Orgeron vs. Freeze brings intrigue to LSU-Ole Miss game

When it comes to wins and losses, the tenure of former Ole Miss coach Ed Orgeron was an undisputed disaster.

Current Ole Miss coach Hugh Freeze — who worked for Orgeron during those tough times for the Rebels — has a slightly different perspective.

So when No. 23 Ole Miss (3-3, 1-2 Southeastern Conference) travels to face No. 25 LSU (4-2, 2-1) on Saturday, there will be a new twist to the annual rivalry. Orgeron is LSU’s interim coach after Les Miles was fired in September, meaning Freeze will be coaching against the man who gave him his start in the college game.

“Everybody comes up with their own opinions, but I’m so indebted to coach Orgeron,” Freeze said. “I have great respect for him and everything he’s meant to my career.”

For Orgeron, the respect is mutual.

“He’s a tremendous coach,” Orgeron said of Freeze. “He’s a tremendous fit for that school.”

Freeze was a high school coach in Memphis, Tennessee, when Orgeron hired him as an off-the-field administrative assistant in 2005. He was promoted to receivers coach in 2006.

The on-the-field results for the partnership were not good. Orgeron was fired following the 2007 season after a 10-25 record over three seasons, including a 3-21 mark in the SEC.

But Freeze said there were many good things he learned from Orgeron — especially as it relates to recruiting and passion for the profession — that he’s carried with him throughout his career. After bouncing around for a few seasons following Orgeron’s dismissal, Freeze became head coach at Arkansas State in 2011 and took the Ole Miss job in 2012.

“I don’t know that I’ve ever been around a coach who’s more passionate and came to work every single day with that same energy, same passion and same drive,” Freeze said. “It wasn’t a roller coaster in that regard. He was as driven as anyone I’ve ever seen.”

Orgeron was candid about his Ole Miss tenure on Monday, saying he squandered a good opportunity. But the failure made him reassess how he would run a program if he ever received another chance.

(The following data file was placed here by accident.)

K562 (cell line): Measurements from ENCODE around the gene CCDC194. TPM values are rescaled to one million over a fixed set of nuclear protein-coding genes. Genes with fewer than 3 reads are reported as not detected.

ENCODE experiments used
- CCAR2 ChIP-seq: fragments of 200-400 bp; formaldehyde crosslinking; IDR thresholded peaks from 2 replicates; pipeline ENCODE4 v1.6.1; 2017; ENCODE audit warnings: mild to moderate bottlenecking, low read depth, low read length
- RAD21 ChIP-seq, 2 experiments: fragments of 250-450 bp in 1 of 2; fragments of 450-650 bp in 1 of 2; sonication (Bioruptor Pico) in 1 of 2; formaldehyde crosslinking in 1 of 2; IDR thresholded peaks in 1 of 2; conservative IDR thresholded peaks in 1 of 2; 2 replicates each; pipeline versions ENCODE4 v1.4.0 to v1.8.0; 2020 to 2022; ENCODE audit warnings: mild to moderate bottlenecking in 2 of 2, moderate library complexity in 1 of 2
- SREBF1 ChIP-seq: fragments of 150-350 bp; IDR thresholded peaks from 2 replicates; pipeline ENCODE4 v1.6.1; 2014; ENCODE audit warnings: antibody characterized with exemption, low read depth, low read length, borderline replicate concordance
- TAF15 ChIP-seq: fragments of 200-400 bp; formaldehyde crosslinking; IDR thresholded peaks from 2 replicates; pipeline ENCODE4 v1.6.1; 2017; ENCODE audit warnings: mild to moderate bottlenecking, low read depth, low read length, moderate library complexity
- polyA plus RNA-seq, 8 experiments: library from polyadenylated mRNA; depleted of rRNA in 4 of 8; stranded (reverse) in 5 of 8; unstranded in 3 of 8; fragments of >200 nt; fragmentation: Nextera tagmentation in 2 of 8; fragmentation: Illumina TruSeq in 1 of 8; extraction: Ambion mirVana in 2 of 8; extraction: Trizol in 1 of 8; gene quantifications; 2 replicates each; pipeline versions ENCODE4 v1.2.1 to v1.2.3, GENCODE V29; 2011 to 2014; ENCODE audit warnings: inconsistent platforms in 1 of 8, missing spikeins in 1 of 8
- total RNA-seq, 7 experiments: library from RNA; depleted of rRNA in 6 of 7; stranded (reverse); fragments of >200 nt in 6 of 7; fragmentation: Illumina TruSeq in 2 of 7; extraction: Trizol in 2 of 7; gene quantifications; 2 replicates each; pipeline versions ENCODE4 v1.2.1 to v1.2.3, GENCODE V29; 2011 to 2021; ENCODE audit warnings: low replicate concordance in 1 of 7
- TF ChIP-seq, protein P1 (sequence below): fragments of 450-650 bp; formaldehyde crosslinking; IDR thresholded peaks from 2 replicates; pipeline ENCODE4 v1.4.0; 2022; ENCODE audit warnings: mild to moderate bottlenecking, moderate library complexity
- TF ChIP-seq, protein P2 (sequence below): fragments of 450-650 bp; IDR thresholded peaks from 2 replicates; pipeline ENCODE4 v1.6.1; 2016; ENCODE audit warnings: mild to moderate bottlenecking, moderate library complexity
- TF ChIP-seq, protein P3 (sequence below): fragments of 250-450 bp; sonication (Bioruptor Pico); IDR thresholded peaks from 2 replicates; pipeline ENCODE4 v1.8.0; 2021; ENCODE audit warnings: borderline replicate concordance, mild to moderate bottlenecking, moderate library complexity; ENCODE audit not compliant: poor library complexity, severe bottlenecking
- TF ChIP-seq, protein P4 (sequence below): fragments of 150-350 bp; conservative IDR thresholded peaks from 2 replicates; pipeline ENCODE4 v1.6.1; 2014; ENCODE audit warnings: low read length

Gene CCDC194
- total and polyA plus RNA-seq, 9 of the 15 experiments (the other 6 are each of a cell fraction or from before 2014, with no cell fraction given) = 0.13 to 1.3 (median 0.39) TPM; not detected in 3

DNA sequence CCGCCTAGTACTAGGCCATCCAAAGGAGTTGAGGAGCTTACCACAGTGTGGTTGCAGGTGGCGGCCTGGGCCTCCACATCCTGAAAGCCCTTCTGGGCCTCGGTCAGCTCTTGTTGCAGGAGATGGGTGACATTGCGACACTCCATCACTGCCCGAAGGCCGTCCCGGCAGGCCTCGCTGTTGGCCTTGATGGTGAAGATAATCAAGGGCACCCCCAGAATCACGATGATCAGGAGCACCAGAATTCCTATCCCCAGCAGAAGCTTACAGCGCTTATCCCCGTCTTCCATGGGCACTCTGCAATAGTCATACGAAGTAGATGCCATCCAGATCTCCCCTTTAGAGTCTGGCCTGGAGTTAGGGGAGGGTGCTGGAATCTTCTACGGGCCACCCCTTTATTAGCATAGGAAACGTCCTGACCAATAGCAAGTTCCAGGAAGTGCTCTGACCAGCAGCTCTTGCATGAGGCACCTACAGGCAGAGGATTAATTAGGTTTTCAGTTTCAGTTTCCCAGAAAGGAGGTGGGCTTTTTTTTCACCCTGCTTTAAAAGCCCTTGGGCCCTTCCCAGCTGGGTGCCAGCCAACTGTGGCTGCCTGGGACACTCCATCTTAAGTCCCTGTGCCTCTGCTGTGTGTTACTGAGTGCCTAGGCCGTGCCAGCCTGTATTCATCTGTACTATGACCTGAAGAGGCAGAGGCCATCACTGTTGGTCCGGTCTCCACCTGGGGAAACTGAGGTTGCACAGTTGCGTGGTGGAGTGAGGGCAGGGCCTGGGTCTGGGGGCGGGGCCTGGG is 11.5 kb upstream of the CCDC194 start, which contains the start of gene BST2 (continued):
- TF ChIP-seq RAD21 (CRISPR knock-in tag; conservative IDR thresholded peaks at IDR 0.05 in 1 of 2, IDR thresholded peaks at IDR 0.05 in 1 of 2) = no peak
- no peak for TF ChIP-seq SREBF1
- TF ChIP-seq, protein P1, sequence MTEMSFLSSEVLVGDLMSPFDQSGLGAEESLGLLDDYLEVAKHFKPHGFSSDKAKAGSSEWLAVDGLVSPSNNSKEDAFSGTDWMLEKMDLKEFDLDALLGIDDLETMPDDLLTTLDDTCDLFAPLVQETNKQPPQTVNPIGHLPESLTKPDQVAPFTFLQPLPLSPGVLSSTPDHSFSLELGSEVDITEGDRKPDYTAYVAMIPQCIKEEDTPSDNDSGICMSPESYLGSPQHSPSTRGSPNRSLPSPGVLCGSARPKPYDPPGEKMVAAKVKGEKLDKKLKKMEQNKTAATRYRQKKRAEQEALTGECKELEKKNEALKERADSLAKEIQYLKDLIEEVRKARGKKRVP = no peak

“You got to look at yourself in the mirror,” Orgeron said. “You can place blame on other people but nothing’s going to change. I’m the only person that can change me.”

So far, he’s made the most of his opportunity.

Freeze said LSU’s offense, in particular, is much improved since Orgeron took over the program. The Tigers have won both games under Orgeron, including a 42-7 win over Missouri and a 45-10 victory against Southern Mississippi on Saturday.

“Whatever he’s doing is working,” Freeze said. “They’ve played two games and looked really, really good in them.”

Ole Miss, on the other hand, has struggled.

The Rebels are coming off a 34-30 loss to Arkansas and look like a middle-of-the-pack SEC team after starting the season with championship aspirations. The Ole Miss offense has been consistently productive, but the team’s defense ranks at or near the bottom of the league in several major categories.

The Orgeron-vs.-Ole Miss angle doesn’t really matter to most of the Rebel players, who were in elementary school or junior high during the former coach’s tenure.

Instead, they’re focused on bouncing back from the Arkansas loss.

“Last week will not beat us this week — that’s our mentality,” Ole Miss tight end Evan Engram said. “We’re going to be ready on Saturday. We’re going to be hyped all week and we can’t wait to get down there.”


AP Sports Writer Brett Martel contributed to this story.

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